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US: Russia Massing Troops on Ukraine Border


Ukrainian Prime Minister Arseniy Yatsenyuk (l) greets a soldier during inspection of a Ukrainian Army position outside the eastern town of Slovyansk, July 16, 2014.

Ukrainian Prime Minister Arseniy Yatsenyuk (l) greets a soldier during inspection of a Ukrainian Army position outside the eastern town of Slovyansk, July 16, 2014.

The United States and NATO are growing increasingly concerned about Russia’s military posture. The U.S. on Wednesday accused Russia of amassing thousands more troops along its border with Ukraine, as well as tanks and artillery.

Workers in the eastern Ukrainian city of Slovyansk are starting the slow process of repairing damage from fighting.

During a visit Wednesday, Prime Minister Arseniy Yatsenyuk accused Moscow of backing separatists who held the city until earlier this month.

“They created military conflict here. They, like vampires, suck money from us and kill our people," said Yatsenyuk.

And now U.S. defense officials are concerned Russia’s military posture could signal that more conflict is on the way.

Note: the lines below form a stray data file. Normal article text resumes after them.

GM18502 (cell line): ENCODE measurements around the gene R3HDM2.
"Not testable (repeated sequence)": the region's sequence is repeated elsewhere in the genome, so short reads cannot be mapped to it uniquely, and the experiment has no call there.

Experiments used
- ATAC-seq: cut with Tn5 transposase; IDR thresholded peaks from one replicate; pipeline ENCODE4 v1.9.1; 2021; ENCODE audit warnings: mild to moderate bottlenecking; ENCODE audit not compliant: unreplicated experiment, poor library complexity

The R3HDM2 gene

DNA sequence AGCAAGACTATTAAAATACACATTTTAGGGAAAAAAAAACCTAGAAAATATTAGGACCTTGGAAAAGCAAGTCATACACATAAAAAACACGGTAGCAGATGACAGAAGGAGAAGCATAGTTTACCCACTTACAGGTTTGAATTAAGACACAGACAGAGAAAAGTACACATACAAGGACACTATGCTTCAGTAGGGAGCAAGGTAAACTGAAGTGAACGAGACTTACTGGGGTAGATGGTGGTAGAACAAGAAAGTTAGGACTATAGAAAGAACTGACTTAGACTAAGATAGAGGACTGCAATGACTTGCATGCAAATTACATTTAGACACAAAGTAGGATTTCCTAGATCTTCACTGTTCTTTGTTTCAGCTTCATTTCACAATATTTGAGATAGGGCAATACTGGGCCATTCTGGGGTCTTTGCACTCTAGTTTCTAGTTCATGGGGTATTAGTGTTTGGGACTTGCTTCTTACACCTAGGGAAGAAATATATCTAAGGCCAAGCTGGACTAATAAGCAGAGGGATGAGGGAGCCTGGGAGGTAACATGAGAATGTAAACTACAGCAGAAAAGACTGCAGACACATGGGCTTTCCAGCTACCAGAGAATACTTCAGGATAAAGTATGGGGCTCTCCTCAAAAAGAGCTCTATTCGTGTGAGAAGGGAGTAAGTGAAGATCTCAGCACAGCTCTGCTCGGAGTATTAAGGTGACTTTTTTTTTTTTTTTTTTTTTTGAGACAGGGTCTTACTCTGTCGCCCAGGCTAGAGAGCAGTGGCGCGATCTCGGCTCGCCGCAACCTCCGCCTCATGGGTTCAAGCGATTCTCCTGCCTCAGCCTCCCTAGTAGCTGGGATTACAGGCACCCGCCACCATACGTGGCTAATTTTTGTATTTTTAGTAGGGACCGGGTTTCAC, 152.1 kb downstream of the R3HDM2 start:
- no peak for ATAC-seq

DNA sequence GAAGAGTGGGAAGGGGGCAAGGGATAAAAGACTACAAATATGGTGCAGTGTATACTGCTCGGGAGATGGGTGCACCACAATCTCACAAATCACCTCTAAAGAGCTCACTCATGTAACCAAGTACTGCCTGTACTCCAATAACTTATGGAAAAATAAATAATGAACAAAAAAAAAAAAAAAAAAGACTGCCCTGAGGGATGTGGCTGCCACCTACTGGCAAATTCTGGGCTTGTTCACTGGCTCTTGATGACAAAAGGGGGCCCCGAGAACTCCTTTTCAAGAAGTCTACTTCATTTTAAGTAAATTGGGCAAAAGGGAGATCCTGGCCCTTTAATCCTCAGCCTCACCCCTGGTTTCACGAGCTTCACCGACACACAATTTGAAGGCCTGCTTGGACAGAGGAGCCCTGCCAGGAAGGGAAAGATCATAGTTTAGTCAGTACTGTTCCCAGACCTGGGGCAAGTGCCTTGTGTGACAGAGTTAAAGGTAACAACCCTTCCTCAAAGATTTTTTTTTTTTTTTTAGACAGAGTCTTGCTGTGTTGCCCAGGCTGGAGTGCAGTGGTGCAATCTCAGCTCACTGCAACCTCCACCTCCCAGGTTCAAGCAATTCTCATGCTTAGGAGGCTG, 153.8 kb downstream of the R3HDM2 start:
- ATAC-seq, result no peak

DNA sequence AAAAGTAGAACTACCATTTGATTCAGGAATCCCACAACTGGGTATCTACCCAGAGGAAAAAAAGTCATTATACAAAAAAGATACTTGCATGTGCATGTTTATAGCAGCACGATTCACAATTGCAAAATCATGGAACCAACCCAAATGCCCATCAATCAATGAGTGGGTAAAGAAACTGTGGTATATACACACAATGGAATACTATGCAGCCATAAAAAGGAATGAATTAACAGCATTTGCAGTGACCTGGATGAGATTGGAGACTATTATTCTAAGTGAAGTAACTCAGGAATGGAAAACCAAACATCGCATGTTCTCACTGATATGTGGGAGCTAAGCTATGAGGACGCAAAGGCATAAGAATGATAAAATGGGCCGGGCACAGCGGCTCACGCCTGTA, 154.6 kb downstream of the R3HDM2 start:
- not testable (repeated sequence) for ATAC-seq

“What’s most concerning really right now is the buildup, is these additional forces that are there," said Pentagon spokesman Colonel Steve Warren.

Pentagon spokesman Colonel Steve Warren says Russia now has 10,000 to 12,000 troops along the border with eastern Ukraine, up from fewer than 1,000 last month.

“We also have reason to believe that is some weaponry, possibly even some heavy weapons, that are flowing across the border into Ukraine," he said.

NATO officials tell VOA the sophistication of Russian weapons being sent to the separatists is increasing and that Moscow also appears to be supplying separatist forces with the necessary expertise to “employ them with a high degree of effectiveness.”

Jorge Benitez at the Atlantic Council says Russia’s refusal to change its behavior, despite growing economic sanctions, shows President Vladimir Putin still feels he has the upper hand.

“The U.S. is a $16 trillion economy and the EU is a $12 trillion economy and we can’t afford to be bullied by a $2 trillion gas station which is the Russian economy," said Benitez.

The U.S. and NATO have stepped up military exercises, and on Capitol Hill Wednesday, Deputy Defense Secretary Bob Work made a case to lawmakers for funding a $1 billion European reassurance initiative.

“All of this money would go into allowing us to have more frequent forward deployments, more frequent exercises. We’d be able to do improved infrastructure that would allow rapid reinforcement if that became necessary," said Work.

For now, U.S. military officials say it is clear Russian forces massing next to Ukraine are capable of conducting operations on either side of the border.

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